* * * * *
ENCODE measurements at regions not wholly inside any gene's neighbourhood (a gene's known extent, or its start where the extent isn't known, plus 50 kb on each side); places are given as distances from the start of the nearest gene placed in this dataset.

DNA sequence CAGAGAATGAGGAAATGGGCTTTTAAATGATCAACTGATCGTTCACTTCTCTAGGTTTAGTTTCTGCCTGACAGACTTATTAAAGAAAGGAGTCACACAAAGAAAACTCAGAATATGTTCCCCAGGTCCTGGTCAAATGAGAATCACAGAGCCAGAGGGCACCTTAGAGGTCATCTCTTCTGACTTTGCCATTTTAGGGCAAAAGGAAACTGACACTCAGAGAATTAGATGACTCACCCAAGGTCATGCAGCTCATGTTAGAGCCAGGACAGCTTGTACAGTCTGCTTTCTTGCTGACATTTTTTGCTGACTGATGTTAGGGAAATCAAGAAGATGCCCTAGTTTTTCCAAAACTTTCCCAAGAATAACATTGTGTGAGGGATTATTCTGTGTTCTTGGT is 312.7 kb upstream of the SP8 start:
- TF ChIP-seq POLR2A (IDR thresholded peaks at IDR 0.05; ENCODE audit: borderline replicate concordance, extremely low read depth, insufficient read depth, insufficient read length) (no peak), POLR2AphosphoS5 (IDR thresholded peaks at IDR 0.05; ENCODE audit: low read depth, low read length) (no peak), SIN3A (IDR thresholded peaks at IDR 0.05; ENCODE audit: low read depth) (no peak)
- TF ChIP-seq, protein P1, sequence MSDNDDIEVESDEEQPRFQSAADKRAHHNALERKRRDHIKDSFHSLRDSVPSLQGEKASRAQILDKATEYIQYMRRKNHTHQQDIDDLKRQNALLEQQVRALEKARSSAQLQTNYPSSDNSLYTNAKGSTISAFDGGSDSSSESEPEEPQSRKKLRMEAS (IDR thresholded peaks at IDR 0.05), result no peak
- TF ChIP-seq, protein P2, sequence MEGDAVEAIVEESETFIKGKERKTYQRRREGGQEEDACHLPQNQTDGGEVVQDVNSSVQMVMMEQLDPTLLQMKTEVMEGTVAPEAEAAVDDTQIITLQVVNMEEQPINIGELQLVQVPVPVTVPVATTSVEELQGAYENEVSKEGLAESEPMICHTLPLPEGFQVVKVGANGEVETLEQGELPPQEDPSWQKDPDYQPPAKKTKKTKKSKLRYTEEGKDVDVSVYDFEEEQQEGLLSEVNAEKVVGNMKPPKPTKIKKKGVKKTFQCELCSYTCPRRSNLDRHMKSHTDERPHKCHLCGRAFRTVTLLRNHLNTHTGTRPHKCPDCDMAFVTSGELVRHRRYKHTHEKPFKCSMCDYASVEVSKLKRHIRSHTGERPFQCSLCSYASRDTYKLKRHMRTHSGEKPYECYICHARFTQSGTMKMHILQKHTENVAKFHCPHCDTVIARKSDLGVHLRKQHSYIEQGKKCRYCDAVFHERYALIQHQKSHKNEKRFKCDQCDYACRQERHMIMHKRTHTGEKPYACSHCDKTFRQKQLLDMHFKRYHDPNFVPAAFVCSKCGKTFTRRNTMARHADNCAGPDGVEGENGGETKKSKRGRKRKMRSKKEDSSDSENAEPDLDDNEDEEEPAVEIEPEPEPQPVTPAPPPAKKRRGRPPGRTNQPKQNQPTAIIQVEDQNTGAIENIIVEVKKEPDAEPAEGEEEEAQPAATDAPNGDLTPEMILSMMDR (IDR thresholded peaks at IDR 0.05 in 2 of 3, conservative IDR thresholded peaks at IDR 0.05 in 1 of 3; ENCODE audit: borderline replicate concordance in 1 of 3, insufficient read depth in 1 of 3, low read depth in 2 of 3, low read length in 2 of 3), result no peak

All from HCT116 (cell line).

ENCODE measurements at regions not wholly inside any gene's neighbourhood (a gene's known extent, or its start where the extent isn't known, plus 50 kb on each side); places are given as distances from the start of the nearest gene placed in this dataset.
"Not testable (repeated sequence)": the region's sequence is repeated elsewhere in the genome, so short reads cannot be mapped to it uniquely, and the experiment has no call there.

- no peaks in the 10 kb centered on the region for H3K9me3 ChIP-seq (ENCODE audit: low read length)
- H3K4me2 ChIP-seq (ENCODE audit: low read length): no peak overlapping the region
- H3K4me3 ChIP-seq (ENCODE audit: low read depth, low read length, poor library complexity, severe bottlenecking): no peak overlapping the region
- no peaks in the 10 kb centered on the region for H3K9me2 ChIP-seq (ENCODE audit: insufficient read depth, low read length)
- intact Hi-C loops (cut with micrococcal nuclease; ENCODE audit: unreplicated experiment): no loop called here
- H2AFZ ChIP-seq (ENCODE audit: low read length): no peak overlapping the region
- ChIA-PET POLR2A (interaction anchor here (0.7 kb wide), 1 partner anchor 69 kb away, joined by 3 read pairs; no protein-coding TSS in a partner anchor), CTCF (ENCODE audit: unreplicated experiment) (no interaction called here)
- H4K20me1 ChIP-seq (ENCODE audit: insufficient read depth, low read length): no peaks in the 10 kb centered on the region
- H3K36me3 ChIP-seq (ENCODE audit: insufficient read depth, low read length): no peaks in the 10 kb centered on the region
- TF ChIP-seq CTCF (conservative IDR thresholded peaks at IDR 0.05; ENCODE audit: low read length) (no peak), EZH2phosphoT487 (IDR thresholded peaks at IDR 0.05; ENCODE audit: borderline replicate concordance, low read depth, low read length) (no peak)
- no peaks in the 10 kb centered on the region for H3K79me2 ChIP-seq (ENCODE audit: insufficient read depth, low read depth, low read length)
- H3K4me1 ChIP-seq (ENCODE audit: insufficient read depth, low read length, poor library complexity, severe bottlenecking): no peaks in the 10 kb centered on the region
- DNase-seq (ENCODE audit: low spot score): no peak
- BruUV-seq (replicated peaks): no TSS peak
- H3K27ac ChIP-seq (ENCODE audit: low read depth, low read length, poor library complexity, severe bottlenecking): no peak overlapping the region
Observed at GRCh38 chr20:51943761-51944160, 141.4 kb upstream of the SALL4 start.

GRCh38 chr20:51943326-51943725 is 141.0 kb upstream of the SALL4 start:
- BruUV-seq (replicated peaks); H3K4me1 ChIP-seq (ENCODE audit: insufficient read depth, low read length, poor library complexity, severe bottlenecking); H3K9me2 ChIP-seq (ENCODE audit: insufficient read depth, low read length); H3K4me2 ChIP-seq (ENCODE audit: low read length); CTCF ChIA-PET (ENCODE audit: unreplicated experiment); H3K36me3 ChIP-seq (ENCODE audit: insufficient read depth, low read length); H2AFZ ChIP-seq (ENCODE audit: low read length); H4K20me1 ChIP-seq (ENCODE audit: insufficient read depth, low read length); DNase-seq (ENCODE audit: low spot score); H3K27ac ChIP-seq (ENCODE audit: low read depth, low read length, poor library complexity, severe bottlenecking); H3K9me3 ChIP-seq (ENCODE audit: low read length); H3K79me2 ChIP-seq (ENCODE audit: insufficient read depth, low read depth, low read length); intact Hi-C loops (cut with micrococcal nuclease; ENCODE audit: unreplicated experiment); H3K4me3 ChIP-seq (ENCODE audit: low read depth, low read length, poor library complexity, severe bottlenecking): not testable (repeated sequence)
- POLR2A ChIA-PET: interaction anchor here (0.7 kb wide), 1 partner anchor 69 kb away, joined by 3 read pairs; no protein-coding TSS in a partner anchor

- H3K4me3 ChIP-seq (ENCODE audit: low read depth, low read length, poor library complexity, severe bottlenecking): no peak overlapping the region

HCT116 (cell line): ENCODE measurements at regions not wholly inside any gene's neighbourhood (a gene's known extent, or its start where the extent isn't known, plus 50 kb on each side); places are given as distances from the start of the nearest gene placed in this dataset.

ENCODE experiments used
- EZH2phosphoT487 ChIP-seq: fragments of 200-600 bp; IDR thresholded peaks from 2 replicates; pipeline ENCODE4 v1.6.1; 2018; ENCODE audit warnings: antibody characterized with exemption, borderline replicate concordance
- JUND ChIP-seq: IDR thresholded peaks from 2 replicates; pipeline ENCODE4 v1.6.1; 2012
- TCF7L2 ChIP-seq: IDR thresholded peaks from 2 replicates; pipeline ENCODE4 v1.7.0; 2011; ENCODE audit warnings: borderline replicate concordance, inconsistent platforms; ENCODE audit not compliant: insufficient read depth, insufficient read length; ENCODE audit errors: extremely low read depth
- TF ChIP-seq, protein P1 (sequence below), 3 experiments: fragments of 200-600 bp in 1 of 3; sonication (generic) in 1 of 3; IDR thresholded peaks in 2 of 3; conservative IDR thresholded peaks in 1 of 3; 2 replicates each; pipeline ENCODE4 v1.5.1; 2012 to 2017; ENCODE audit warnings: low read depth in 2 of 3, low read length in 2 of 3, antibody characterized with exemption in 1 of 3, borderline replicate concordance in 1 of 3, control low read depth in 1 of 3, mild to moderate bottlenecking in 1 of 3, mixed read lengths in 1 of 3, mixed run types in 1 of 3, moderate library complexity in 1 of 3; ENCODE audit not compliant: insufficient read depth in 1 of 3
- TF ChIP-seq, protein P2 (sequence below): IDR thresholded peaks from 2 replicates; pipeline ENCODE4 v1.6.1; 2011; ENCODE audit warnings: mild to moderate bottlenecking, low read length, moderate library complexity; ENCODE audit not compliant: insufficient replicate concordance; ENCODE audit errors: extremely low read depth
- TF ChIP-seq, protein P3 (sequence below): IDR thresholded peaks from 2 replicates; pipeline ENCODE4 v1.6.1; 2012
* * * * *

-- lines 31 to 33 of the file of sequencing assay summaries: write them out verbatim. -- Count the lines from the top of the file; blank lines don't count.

- EZH2phosphoT487 ChIP-seq: fragments of 200-600 bp; IDR thresholded peaks from 2 replicates; pipeline ENCODE4 v1.6.1; 2018; ENCODE audit warnings: antibody characterized with exemption, borderline replicate concordance
- JUND ChIP-seq: IDR thresholded peaks from 2 replicates; pipeline ENCODE4 v1.6.1; 2012
- TCF7L2 ChIP-seq: IDR thresholded peaks from 2 replicates; pipeline ENCODE4 v1.7.0; 2011; ENCODE audit warnings: borderline replicate concordance, inconsistent platforms; ENCODE audit not compliant: insufficient read depth, insufficient read length; ENCODE audit errors: extremely low read depth